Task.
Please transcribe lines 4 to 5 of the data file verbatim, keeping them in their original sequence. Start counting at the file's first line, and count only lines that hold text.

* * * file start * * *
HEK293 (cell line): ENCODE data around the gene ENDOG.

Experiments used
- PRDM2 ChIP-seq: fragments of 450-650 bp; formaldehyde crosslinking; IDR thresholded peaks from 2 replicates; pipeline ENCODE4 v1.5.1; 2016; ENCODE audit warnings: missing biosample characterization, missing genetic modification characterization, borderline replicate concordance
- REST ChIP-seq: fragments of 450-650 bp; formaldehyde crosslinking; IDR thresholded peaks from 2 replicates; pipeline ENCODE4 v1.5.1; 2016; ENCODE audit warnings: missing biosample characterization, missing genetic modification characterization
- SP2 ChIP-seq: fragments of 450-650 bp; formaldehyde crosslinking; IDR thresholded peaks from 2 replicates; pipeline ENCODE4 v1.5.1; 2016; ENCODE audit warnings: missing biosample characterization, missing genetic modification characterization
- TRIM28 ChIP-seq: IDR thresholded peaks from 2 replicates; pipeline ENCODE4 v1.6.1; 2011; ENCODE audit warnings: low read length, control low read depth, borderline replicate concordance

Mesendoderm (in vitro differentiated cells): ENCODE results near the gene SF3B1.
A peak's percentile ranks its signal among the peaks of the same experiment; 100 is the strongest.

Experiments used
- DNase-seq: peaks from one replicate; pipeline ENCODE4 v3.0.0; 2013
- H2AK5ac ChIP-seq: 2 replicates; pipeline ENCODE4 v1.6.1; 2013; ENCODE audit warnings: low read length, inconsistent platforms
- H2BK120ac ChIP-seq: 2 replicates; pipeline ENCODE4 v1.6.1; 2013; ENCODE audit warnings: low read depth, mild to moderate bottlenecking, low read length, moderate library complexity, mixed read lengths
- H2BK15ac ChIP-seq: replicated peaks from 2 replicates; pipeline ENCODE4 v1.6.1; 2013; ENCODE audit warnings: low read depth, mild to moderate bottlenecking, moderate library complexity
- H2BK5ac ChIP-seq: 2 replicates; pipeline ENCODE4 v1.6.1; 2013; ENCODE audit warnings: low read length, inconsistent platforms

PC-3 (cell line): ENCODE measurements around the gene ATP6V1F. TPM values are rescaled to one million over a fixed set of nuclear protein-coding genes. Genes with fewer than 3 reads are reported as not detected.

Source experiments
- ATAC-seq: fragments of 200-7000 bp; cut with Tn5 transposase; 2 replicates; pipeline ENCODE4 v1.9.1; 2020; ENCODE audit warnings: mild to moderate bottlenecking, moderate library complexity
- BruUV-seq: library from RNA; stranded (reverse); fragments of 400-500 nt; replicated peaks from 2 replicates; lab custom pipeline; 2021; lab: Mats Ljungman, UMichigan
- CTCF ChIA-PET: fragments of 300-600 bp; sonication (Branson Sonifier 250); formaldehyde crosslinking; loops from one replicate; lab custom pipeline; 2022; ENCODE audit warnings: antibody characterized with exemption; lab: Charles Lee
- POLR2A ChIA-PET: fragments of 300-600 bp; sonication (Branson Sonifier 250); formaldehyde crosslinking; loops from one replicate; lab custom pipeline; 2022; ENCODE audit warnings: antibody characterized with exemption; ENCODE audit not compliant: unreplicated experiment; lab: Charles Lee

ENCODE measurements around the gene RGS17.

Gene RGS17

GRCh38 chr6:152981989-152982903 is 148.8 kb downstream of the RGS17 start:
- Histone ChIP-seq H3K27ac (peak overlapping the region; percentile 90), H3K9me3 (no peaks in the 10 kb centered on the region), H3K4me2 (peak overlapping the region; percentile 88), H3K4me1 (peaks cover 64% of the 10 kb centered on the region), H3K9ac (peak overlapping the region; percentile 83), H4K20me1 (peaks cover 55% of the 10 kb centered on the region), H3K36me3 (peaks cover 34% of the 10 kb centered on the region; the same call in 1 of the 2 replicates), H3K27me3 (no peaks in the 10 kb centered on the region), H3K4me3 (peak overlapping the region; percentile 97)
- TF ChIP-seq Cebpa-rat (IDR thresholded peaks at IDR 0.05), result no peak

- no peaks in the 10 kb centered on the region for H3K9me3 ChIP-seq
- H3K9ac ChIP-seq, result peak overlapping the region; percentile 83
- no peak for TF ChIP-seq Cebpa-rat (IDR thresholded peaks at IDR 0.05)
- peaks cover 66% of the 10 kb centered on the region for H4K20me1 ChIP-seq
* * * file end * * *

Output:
- REST ChIP-seq: fragments of 450-650 bp; formaldehyde crosslinking; IDR thresholded peaks from 2 replicates; pipeline ENCODE4 v1.5.1; 2016; ENCODE audit warnings: missing biosample characterization, missing genetic modification characterization
- SP2 ChIP-seq: fragments of 450-650 bp; formaldehyde crosslinking; IDR thresholded peaks from 2 replicates; pipeline ENCODE4 v1.5.1; 2016; ENCODE audit warnings: missing biosample characterization, missing genetic modification characterization